Blytheville (Ark.) Courier News - Saturday, February 4, 195T - Page Threi BEAUTY BLOSSOMS - Fran Hutchinson, daughter of Mr. and Mrs. J. R. Hutchison, last week was crowned "Cotton Blossom Queen" of CaruthersviUe. Maids are (seated, from the left) Shannon Murphy, daughter of Mr. and Mrs. Dick Murphy, Queen Fran, Mary Ann Robinson, daughter of Mrs. Harold Robinson; (standing, from the left) Rhonda Roberson, daughter of Mr. and Mrs. Albert Robefson, Lucy Long, daughter of Mr. and Mrs. Earl Long Jr., and last year's queen, Ann Keigley, who lives with her aunt and uncle, Mr. and Mrs. Floyd Barnhart. (Photo by Taylor) Explosions, Fire Rake U.S. Ammunition Dump By ROBERT TUtXMAN SAIGON, South Vietnam (AP) Expiosions and fire, believed touched off by Viet Cong saboteurs did heavy damage today t9 large sections of a huge U.S. Army ammunition dump near Saigon. It was the fourth time in a little more than three months that the munitions depot a Long Binh 14 miles north of Saigon has been hit. Fourteen hours after the first explosion at : 3:25 a.m., smoke still poured from many parts of the 'dump. It was still too hot and dangerous for U.S. Army AGENT (Continued from Page One) and by his congresswoman, Margaret Heckler." It was understood Kennedy had, with State Department approval, written a personal letter to Czech President Antonin Novotny urging the travel agent's release. Brooke had wired the Czech ambassador this week, also urging suspension of the sentence and expulsion of Kazan-Kornarek from the country. Then three- judge court 1 Prague convicted Kazan-Ko marek of organizing and di reeling an antistate group as a paid agent of a foreign intelligence service from late 1948, after the Communists took over Czechoslovakia, until December 1950. The court said Kazan-Komarek operated in West Germany and France as well as Czechoslovakia. He was charged with smuggling out people "In whom the foreign intelligence service was interested" and in bringing radio transmitters and arms into the country. A n t i state activities in Czechoslovakia theoretically are punishable by deatti, but this penalty has not been invoked since Stalin's time. In pronouncing sentence, the court said it took into account the fact that more than 16 years had elapsed since Kazan-Komarek engaged in espionage. Kazan-Komarek was taken prisoner by the Germans' in World War II, escaped and was employed by the U.S. Army in Nuernberg from May 1945, to May 1946. He lived in France for a while, emigrated to the United States in 1953 and be- cam a U.S. citizen in 1960. He and his wife have five children. His arrest came as he was returning from a conference of travel agents in the Soviet capital. The Soviet travel service had invited him to attend the conference, which dealt with preparation for the 1967 international tourist year. NSC Meets East Blytheville Neighborhood Service Center will hold Its February council meeting Monday at 7:30 at its 701 South Lake location. Th* public is invited. demolitions experts to enter. In war action, U.S. B52 heavy bombers staged four raids over South Vietnam today for a second straight day. American jet bombers flew through intense flak Friday to pound a major rail yard and other targets north of Hanoi for the first time in more than two weeks of poor weather. In all, U. S. pilots flew 57 bombing missions — about 200 individual strikes — against the north. Among the forays, Navy fliers from three aircraft carries in the Tonkin Gulf reported damaging or destroying 16 cago barges and junks on the coast and in inland waterways. * * * In South Vietnm, ground fighting continued on a small scale with the U.S. and South Vietnamese military commands reporting scattered, short engagements. U.S. Marines, supported by air strikes and artillery bar- ages, reported killing 29 Communists in scattered fighting in southwest of Da Nang. Units of the South Korean White Horse Division, operation 15 miles northwest of Nha Trang on the central coast, reported killing 27 Viet Cong during Operation White Horse One. The Koreans claim 183 enemy killed since the operation start- ed Sunday. In a new U.S. operation in War Zone D, units of the 173rd Airborne Brigade and 9th Infantry Division continued a sweep of the area 27 miles northeast of Saigon without meeting significant resistance. The multibrigade operation, called Big Spring, began Wednesday. * * * The U.S. command also reported that a Viet Cong demolition charge destroyed a building housing the headquarters and barracks of an American military police company at Phan Rang, on the South China seacoast about 170 miles east of Saigon. Spokesmen said 22 military policemen were in the barracks Friday night when the explosion and fire occurred, nine were wounded. Of the four B52 raids today, two were staged before dawn. The first hit a Communist base camp and underground storage area 27 miles north-northeast of Saigon. The second pounded a suspected enemy troop concentration 15 miles west of Quang Ngai City on the seacoast. The other two raids, both in the afternoon, also struck near Quang Ngai City against suspected troop concentrations. Communist China accused the United States and the Soviet Blood DriVe Kiwanis'Goal OSCEOLA - Mr. W. C. Ellzey, chairman of the Red Cross blood program, spoke to the Kiwanis Club Thursday afternoon of the vital need for better support of the program in this area. In order for Osceola to participate, a quota of 450 pints of blood must be donated every year. The Bloodmobile visits four times each year; therefore, a concentrated effort must be made to assure a large number of donors, he said. If the quota is not met, the cost of a pint of blood is proportionately higher to me individual. The last time WARNING ORDER No. 17075 Frank C. Peel and Feme Morgan Peel, his wife, are warned to appear in the Chancery Court for the Chickasawba District of Mississippi County, Arkansas, within thirty (30) days next after the date of the first publication of this notice, to answer a complaint filed against them by Blytheville Federal 'avings and Loan Association. Witness my hand as Clerk of said Court, and the seal thereof, at the City of Blytheville, Arkansas, on this 12th day of January, 1967. GERALDINE LISTON, Clerk By Betty Coats, Deputy Marcus Evrard Title Insurance Building 118 West Walnut Street Blytheville, Arkansas Attorney for Plaintiffs Graham Sudbury 115 North Second Street Blytheville, Arkansas Attorney ad litem the Bloodmobile was here, only 13 pints of blood were collected, he said. Sensing the great need for-this program to succeed in Osceola, the Kiwanis Club will take on a project of securing blood donors. One of the incentives of being a donor is the fact that a donor is eligible to receive needed blood for himself or his family at no cost. Public and Business Affairs chairman Charlie Wiygul was named to head the project. At this same meeting, 23 members were given perfect attendance pins. Outstanding member was E. P. Bradley, who received a pin for 22 years of perfect attendance, the same number of years the Osceola club has been in existence. Other members receiving pins were A. G. Brickey, Milton Pope and Herbert Shippen, all with 21 years perfect attendance; Ira Wright, 17 years; Ray Mann, 16 years; Ralph Wilson, 15 years; Vic Mann and C. B. Driver, 13 years; Chester Hayes 11 years; and Herman MuUins, 10 yean. Marie Elmore, junior at Osceola High School, was named Kiwanis Teenager of the month. Each month, the club pays recognition to a teenager who actively participates in the religious work of his church and community. Mi&s Elmor* received this honor at the recommendation of her minister, Rev. Charles Throgmartin, First Assembly of God. Union of joining efforts to stage a "Far Eastern Munich" in Vietnam. Peking's official New China News Agency made the charge Friday in commenting on President Johnson's news conference in which he said he would be willing to halt American bombing of North Vietnam if the Hanoi government agreed to "just almost any step" in return. The agency said Johnson's statement was intended to "induce the Vietnamese people to lay down their arms and walk right into the U.S.-Soviet peace trap.." 1 RUSSIA (Continued from Page One) officials in Peking are being called home because of the anti- Soviet demonstrations. He said 60 men would remain at their Peking posts. In its protest to Peking, the Soviet government said: , "The government of the Peo pie's Republic of China bears the entire responsibility for possible consequences of the actions of lawlessness againt the Soviet Embasy and citizens of the U.S.S.R. on the territory of the People's Republic of China. "The Soviet Union reserves the right to.take steps which will be prompted by the situation for the protection of the safety of its citizens and its lawful interests." At their news conference, the Chinese said the Soviets carried out "a barbaric, Fascist act" in the incident Friday night at the embassy. They said Charge d'Affairs an Chih-yuan, the acting ambassador, was among the injured. The Chinese asserted the Soviets tore down showcases on embassy property, outide the building. One display window contained pictures and Chinese charges that Soviet police seriously beat a group of Chinese students in Red Square Jan. 25. The Soviets say the Chinese students provoked the Red Square incident and faked injuries. Soviet authorities ordered the controversial display removed Friday. The Chinese refused. Tass news agency reported Friday night that indignant Soviet citizens "took away the slanderous materials" at the Chinese embassy. It denied Chinese diplomats were beaten. The Soviets described the Chinese version as "nothing but slander and provocation from beginning to end." What's Your Social Security Number? DURHAM, NC. (AP) - A hospital insurance company has no trouble keeping up with one subscriber, Charles M. Williams of Asheville. His Social Security number is 123-45-6789. dt&i tiememoer Pay Sunday afternoon 1:00 PLAY OF THE WEEK The Enchanted, The appearance of an apparition in a French Provincial town Btlrs the townfolk, including the school supervisor, who is in • love with a teacher who talked with the ghost. Rosemary Harris, Tom Poston, Arthur Treacher and Walter Abel star in Jean Giraudoux's play. 3:00 THE FRENCH CHEF Introducing Charlotte Malakoff. Julia Child prepares an exotic dessert, chocolate - almond cream molded in ladyfingers. 3:30 N.E.T. PLAYHOUSE The Play of Daniel. The story of the prophet and the handwriting on the wall. A medieval music drama performed by the New York Pro Musica, with English narration by the poet W. H. Auden. 4:30 REGIONAL REPORT The Transportation Tangle. An hour - long special from National Educational Television focusing on transportation problems around the country. 5:30 KOLTANOWSKI ON CHESS Carlos Torre: The Fallen Eagle. Master player George Koltanowski analyzes the great moves of former world champion Torre, who said his best game ever was one he lost to Professor Adams in 1920. Monday afternoon 2:45 SOCIAL SECURITY IN ACTION Discussion. Federal benefits and the elder citizen. 3:00 WONDERFUL WORLD OF BROTHER BUZZ Down on the Farm. Boys and Girls of the 4-H Clubs tour the farms. 3:30 THE BIG PICTURE Weekly Report. The U. S. Army in action around the world. 4:00 WHAT'S NEW White Arrow. A 12 - year old Navajo boy embarks on his journey into manhood. 4:30 THE WORLD OUTDOORS Tennessee Cottontail. Tennessee Charlie goes rabbit hunting. 4:45 PARLONS FRANCAIS Conversational French. Seconc year study the easy, casual way. 5:00 MEN OF THE SENATE Mike Mansfield (D. - Mont.). The Senate Majority Leader talks about the Congress. 5:30 SERENADE Violin Concerto in D, by Brahms, performed by Jascha Heifetz. Doily Record Weather Yesterday's high—39 Overnight low—30 Precipitation previous 24 hours (to 7 a.m. today}—none Precipitation Jan. 1 to date—2.04 Sunset today-—5:32 Sunrise tomorrow—6 '55 This Date A year Ago Yesterday's high—37 Overnight low—24 Precipitation Jan. 1 to date—7.26 World Deaths MINNEAPOLIS, Minn. (AP) — Larry Fitzmaurice, 59, federal courts reporter for the Minneapolis Star, died Friday in a fire at his home. Fitzmaurice, a native of Chicago, started his news career in 1929 with the Chicago City News Bureau. LONDON (AP) - Joe Meek, 35, composer of the pop hit, "Telstar," which topped best seller charts in the United States and Britain in 1962, was found shot dead Friday. Police said that beside his body in the 'forth London recording studio was.a 12-gauge shotgun. "Tel- star," which Meek claimed to have written in 30 minutes, sold more than five million copies. NEW YORK (AP) — Actress Augusta Ciolli, 65, how portrayed the aunt in the prize-winning television and motion picture productions of "Marty," died Thursday. NEW YORK (AP) - Paul P. Kennedy. 62, veteran reporter for the New York Times who specialized in covering Latin America, died of cancer Thursday. : reok Accident Kills 3 Children HOLYOKE, Mass. (AP) Three school children were tilled and seven others injured Friday by an automobile which mounted a sidewalk and mowed hem down as they walked tome from school. Marie K. Johannis, 80, had died of a heart attack at the wheel of the car. It rolled out of control onto the sidewalk and overtook a group of about 25 children from the Thomas Met- oalf SchtoL OBITUARY • Borum Rites Are Sunday Services for Edgar Peyton Borum will be conducted at 2 p.m. tomorrow in Cobb Funeral Home chapel by Rev. Mar tin Wilkinson, assisted by Rev. Harvey T. Kidd, former pastor of First Presbyterian Church here. Military rites at graveside will be accorded by Dud Cason American Legion Post and personnel from Blytheville Air Force Base. Burial will be in Maple Grove Cemetery. Mr. Borum died here Wednesday night. E. E. Hubbard Earl Edward Hubbard of Leachville, 64, died Thursday afternoon in Baptist Hospital. He was born in Bosworth, Mo. and had been a resident of Leachville the past 34 years. He was a retired farmer and manger of Bell Telephone Company. He was a veteran of World War I, a Mason and a member of the First Baptist Church. Services were at 2 p.m. today at the First Baptist Church in Leachville, Rev. Harold Presley officiating. His body will be returned to Bosworth Monday for burial, Howard Funeral Service in charge. He leaves his wife, Iva Hubbard, of Leachville; One son, Jerry Hubbard, of Kennett; One daughter, Joan Stinnett, of Kansas City, Kans.; " On brother, Clinton Hubbard of Bosworth; On sister, Lorene Battles, of Lexington, Mo.; Six grandchildren. A. V. Slaton Arthur V. Slaton, 71, Osceola, died today at his home. Services will 2 p.m. tomorrow at First Baptist Church in Osceola with Rev. H. G. Jacobs, conducting. Burial, Swift Funeral Home 5n charge, will be in Mississippi County Memorial Gardens. Mr. Slaton had been a resident of Osceola for the past 26 years. He was a member of First Baptist Church and a retired government employe. He leaves two sons, Ray Slaton, Wilson, R. A. Slaton, Blytheville; Two daughters, Mrs. Leonard Crosswfrite, Leighton, Ala., Marion and Oscar Slaton, both of Decatur, Ala. L. D. Slaton, Town Creek Ala-; One sister, Mrs. Tom Connor, Sheffield; Eight grandchildren and one great grandchild. Sam Prear Sam Prear, 83, of Blytheville died Wednesday at his home. Services will be 1 p.m. Sunday from the First Baptist Church of Blytheville, Rev. T. L. Green officiating. Burial will be in Mount Zion Cemetery, Home Funeral Home in charge. He leaves his wife, Emma Prear of Blytheville; A daughter, who lives in Halls Tenn.; One son, Robert Bonds, of Ihicago; Two sisters, Mrs. Sarah Marry, of Halls and Mrs. Augusta Davenport of Toledo, Ohio; One brother, Lile Davenport of Halls; Thirteen grandchildren; Forty - four great - grandchildren; And one great - great - grandchild. nKlllllllllllllllllllllllllllllllllllllllllllllininilllllllllllllllllllllllllll. What's For Lunch? BLYTHEVILLE Monday Hot dog on bun Pork and beans Cabbage slaw Milk Pineapple upside down cake iBiiaiiiiiiiiiiiiBiiiiiiiitiiiiiiuiiiiiiinimiiiiiiiraiiiiiiiiiBii Navy Men Turn Up As N. Viet Prisoners . WASHINGTON (AP) - Three Navy men listed as killed in Vietnam action have turned up as Communist prisoners, says the Pentagon. A spokesman refused to say how the Pentagon learned the three men were alive. He said they went down in two planes apparently hit by North Vietnamese antiaircraft fire and were listed as dead in basis of fellow pilots' reports. He did not say which two were together. The three were listed Friday as Lt. j.g. Porter A. Halyburton, Decatur, Ga.; Lt. Cmdr. Robert B. Doremus, Wilmington, Del; and Cmdr. Fred A. Franke Jr., San Diego, Calif. Auction to Be Held For Frozen Elephant PORTLAND, Ore. AP) - A frozen elephant in a cold storage plant is scheduled to be auctioned Monday. "One way or another, we have to get rid of her," said Rol Mercereau, a plant employe. Circus operator Stan Kramien had her put on ice after she died in 1962 as evidence in a planned legal action against the animal dealer who sold it to him. The plant hasn't heard from Kramien in two years and there is $50 due in storage fees. The auction will be held in the storage plant. "But, when you think about it, there probably aren't too many people who would want a frozen elephant," Mercereau said. Cuban Summit Conference Due MIAMI, Fla. (AP) - A Cuban exile summit conference is being called to select representatives to the forthcoming inter-American summit conference and other international affairs. An exile committee of five drafted the convocation document Friday. Next week Dr. Enrique Huertas, a leader of the exile unity effort will open the assembly. Heads of exile organizations in Miami and other cities will be asked to meet in Miami. Arkansas News Briefs By THE ASSOCIATED PRESS WASHINGTON (AP) - Rep. David Pryor, D-Ark., Friday was assigned to the District of Columbia subcommittee of tha House Appropriations Committee. The Committee, in organizing itself to handle bills for tha president's $135 billion budget, also was temporarily assigned for one year to the Independent Office and the Department of Housing and Urban Development subcommittees. Pryor, of Camden, wai named last month to the only Democratic vacancy open on the appropriations committee. LITTLE ROCK (AP) - Taxpayers who itemize deductions on their federal income tax returns may deduct both the state income tax paid in 1966 and the amount withheld for state income tax during 1966, according to Fred W. Johnson, district director of Internal Revenue. Johnson said this in effect gives taxpayers a "double" deduction on their 1966 returns since last year was the first year for withholding from salaries by Arkansas employers for state income tax. JONESBORO, Ark. (AP) Charges of burlary and grand larceny were filed Friday against Edward Lee Wolfe, 32, of Jonesboro in connection with the Jan. 19 burglary of. tha Mercantile Bank drive-in branch. Wolfe, who was first picked up in connection with burglarizing a grocery, has denied participation in either burglary. The osprey, after «ating Its chief diet of fish, flies low and drags its feet, in the water, apparently to wash them, according to the Encyclopaedia Britannica. Hummingbirds do not sing; their best effort is a feeble cheep or squeak. iiiniiininiiiniiiiiiiiiiiiiinniiiniiiiiininiiniiiiniuiiiiii Services By FUNERAL HOME Tass Rebukes LBJ On Peace Remark MOSCOW (API-President Johnson's statement that he had not seen genuine peace efforts by North Vietnam net with "legitimate indignation" in Hanoi, Tass, the Soviet news agency said today. A report from a Tass correspondent in Hanoi said Johnson gnored an earlier statement by North Vietnam's Foreign Minis- :er Nguyen Dui Trinh on the possibility of talks "after an jnconditional end to the bombings" of North Vietnam. The .Tass report claimed the North Vietnam government "many times demonstrated its strivings for peace" and said "it was the first to put forward the well-known four points which constitute the most reasonable and just grounds for the solution of the Vietnamese problem." HAPPINESS IS LETTING BLOCK DO YOUR V/s offer convenient*, quick service, courtesy, guaranteed accuracy, and low cost. That combination has made millions of BLOCK clients happy I We want to. make you happy fool Come In today. BOTH FEDERAL AND STATE ? GUARANTEE We guarantee accurate preparation of every lax return. If w* make any errori that coif you any penalty «r internt, we will pay the penalty or interest. America's Largest Tax Service with Over 1500 Offices^ 117 SOUTH SECOND ST. Week Days 9 to 9; Sat. & Sun. 9 to 5 - Fh. 3-6453 __ NO APPOINTMENT NECESSARY —^ Use Classifieds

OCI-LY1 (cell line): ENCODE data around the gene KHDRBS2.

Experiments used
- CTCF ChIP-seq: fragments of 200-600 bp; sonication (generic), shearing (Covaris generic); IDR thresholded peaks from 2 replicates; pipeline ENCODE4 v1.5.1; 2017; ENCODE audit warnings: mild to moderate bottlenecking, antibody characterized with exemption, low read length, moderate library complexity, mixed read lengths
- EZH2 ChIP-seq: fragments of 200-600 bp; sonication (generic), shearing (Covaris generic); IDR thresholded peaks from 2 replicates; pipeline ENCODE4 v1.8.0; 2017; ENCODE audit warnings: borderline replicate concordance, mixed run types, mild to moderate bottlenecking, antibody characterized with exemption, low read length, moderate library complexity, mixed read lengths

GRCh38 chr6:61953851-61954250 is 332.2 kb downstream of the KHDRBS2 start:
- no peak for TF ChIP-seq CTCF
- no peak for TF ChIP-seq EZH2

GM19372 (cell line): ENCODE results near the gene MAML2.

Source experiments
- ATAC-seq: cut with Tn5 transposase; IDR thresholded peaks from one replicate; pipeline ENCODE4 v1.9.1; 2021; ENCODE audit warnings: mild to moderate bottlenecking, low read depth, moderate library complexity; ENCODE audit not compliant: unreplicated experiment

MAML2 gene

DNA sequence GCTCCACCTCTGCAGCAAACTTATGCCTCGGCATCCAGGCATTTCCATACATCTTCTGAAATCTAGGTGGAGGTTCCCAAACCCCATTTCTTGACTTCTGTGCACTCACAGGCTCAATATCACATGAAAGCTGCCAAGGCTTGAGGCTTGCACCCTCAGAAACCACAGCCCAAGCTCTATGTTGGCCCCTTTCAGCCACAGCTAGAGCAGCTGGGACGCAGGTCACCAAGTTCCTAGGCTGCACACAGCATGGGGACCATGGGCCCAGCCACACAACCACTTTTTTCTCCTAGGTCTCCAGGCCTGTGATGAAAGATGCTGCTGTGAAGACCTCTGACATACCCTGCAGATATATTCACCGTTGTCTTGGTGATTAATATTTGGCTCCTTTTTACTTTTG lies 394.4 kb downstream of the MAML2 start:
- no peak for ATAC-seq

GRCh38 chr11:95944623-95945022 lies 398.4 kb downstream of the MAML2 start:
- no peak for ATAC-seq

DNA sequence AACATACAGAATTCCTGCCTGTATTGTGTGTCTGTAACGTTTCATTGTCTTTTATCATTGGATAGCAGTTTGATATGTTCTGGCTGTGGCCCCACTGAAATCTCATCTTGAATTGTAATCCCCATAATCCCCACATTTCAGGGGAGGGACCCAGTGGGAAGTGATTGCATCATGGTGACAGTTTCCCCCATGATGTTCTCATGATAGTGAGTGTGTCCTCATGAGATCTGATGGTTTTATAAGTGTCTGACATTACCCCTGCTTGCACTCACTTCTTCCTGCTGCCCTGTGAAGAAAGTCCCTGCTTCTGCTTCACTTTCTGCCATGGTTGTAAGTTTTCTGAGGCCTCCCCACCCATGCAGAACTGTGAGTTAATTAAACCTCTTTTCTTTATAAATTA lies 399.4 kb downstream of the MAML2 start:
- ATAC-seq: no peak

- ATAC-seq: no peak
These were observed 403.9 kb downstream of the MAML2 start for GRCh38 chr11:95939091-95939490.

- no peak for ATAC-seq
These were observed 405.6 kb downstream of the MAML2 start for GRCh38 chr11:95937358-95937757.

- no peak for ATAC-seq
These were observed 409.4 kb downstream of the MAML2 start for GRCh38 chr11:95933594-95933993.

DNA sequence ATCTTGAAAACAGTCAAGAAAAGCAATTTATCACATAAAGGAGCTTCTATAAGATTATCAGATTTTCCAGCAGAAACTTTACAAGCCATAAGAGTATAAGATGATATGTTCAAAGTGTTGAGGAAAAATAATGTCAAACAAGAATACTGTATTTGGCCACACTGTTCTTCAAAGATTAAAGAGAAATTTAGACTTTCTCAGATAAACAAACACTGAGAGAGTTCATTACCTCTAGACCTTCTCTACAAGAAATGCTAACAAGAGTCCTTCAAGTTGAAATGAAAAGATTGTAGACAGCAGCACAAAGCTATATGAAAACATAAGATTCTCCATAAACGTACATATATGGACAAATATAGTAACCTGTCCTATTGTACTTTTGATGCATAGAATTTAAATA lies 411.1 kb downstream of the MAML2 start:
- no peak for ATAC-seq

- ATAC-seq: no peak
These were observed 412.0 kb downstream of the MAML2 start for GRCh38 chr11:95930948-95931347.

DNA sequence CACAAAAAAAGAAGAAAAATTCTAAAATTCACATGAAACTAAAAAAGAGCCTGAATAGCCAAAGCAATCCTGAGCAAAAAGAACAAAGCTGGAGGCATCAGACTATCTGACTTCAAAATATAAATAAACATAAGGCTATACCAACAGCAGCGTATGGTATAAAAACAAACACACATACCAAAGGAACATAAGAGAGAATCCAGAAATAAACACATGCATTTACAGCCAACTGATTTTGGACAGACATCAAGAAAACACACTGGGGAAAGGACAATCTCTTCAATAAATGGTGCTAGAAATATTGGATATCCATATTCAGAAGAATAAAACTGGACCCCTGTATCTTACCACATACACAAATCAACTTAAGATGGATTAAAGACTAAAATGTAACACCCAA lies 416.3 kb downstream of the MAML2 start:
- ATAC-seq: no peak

What members have found on this page

Get access to

  • The largest online newspaper archive
  • 11,200+ newspapers from the 1700s–2000s
  • Millions of additional pages added every month

Try it free